IRAQ/UNITED NATIONS

Vienna, 14 November 1997/P/K/15721c-is 

In a five-point Memorandum on the United Nations sanctions and monitoring regime in Iraq submitted to the President of the Security Council, the President of the International Progress Organization today has outlined the following principles for the implementation of the Security Council resolutions in conformity with basic principles of international law: 

  1. The monitoring regime of UNSCOM should be carried out on the basis of scientific objectivity and political neutrality. It goes without saying that this implies that the weapons inspectors should come from neutral countries, i.e. from countries that did not participate in the armed confrontation in 1991. The credibility of the whole United Nations monitoring system is at stake if the Security Council allows this instrument to be used for purposes other than stated in the cease-fire resolution of 1991. The I.P.O. suggests that the monitoring team will be reconstituted on the basis of objectivity and neutrality as soon as possible.
  2. As Security Council resolution 687 (1991) in operative paragraph 22 de facto makes the Councilís agreement on a final report of the weapons inspectors conditional for the lifting of the oil embargo imposed on Iraq, the Security Council should set a clear and precise framework for the remaining inspection measures in regard to their scope and timing. The fate of millions of Iraqi citizens depends on the work of the UNSCOM inspection team.
  3. The comprehensive sanctions regime, as applied by the Security Councilís Sanctions Committee since 1990, has brought about an intolerable situation for the population of Iraq in terms of basic human rights. As documented in many reports of intergovernmental agencies and humanitarian organizations, the sanctions have caused a serious food and health crisis in Iraq leading to the death of many children, sick and elderly people. The basic human right to life, to adequate nutrition and healthcare is being negated by the present sanctions regime. Neither the United Nations Organization nor any other intergovernmental organization or group of states has the right to suspend the basic human rights of a whole people. Those rights form part of the jus cogens of general international law.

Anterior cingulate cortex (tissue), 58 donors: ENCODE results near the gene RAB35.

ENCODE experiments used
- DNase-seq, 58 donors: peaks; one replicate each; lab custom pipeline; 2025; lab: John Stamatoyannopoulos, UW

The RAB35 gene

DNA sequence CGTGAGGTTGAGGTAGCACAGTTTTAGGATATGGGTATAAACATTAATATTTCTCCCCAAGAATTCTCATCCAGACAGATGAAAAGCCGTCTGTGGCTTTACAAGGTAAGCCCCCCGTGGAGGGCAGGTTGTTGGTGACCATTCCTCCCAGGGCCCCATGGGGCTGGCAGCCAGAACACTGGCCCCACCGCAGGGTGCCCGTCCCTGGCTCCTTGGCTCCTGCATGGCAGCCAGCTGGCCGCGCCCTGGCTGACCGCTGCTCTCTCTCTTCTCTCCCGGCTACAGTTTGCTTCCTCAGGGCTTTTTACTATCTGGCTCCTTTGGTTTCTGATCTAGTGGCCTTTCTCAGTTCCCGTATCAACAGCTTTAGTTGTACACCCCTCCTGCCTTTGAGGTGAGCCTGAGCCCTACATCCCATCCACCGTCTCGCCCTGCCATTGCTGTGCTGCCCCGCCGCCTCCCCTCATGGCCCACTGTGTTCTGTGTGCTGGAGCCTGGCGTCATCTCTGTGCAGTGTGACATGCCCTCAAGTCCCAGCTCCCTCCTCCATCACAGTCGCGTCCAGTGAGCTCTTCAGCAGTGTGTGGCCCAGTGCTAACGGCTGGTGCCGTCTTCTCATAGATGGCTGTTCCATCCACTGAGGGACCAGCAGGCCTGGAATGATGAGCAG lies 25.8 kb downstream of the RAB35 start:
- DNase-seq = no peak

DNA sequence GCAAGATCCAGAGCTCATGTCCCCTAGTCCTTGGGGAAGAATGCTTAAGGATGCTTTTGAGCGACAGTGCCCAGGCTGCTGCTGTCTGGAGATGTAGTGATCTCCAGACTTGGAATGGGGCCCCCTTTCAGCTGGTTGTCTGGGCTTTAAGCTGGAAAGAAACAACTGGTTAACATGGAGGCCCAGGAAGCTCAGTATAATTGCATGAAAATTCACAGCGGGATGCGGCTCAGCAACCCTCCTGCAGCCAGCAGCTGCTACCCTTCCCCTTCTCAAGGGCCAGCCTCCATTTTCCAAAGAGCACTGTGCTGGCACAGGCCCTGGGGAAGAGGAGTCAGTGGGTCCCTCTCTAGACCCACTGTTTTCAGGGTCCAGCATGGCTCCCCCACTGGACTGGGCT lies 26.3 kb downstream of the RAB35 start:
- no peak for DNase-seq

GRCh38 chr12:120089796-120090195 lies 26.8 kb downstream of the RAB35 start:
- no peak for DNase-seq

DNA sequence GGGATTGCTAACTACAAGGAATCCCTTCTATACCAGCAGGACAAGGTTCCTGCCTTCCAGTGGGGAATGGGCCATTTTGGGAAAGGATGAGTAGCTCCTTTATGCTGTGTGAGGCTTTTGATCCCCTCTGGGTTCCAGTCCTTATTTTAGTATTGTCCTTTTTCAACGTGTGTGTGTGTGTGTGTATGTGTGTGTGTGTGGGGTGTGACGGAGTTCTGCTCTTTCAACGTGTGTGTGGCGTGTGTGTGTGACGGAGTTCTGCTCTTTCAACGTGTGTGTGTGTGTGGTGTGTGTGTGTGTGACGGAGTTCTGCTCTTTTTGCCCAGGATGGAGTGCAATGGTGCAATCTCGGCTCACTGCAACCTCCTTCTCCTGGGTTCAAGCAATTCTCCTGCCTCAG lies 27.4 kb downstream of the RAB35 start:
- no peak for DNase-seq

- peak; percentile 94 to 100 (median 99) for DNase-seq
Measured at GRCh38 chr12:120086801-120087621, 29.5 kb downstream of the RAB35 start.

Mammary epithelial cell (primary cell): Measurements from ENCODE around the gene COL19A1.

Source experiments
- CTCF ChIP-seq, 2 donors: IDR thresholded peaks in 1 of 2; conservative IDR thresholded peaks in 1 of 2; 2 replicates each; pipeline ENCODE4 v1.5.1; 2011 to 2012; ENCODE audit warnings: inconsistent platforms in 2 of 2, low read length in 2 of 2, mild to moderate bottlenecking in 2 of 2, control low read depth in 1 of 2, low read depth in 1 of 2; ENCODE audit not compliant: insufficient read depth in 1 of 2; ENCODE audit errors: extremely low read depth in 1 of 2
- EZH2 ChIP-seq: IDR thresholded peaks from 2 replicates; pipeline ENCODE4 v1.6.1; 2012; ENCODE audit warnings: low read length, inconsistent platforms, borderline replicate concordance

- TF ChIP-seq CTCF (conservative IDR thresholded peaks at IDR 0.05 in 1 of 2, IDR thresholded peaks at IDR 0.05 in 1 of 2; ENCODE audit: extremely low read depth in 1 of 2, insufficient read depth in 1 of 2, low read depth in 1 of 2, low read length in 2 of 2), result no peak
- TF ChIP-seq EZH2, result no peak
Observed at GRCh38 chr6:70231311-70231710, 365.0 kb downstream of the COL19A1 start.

4. In conformity with Art. 54 (1) of the First Additional Protocol to the Geneva Conventions, starvation of civilians is strictly prohibited. As stated by many scholars of international law, this principle is to be applied not only in times of war but also in regard to coercive measures in accordance with Chapter VII of the Charter. In conformity with Art. 65 of the Statute of the International Court of Justice, an advisory opinion should be sought from the Court on this important matter. As early as 1899 the Preamble to the Second Hague Convention stated that the civilian population remains "under the protections and the rule of the principles of the law of nations, as they result from the usages established among civilized peoples, from the laws of humanity, and the dictates of public conscience." In its treatment of the population of Iraq, the Security Council should not fall behind those long-recognized humanitarian standards.
  5. The International Progress Organization holds the view that the Security Councilís statutory aim, on the basis of Art. 24 of the Charter, of maintaining peace and security cannot be realized unless all states of the region are subjected to the same standards of international law. The legitimacy of the United Nations enforcement system is at stake if the Security Council tolerates continued occupation in Palestine and if only one countryís arms capabilities are dismantled while another state in the region still possesses huge stockpiles of arms of mass destruction including nuclear arms. 

END/IRAQ/UN/14-11-97/P/K/15721c-is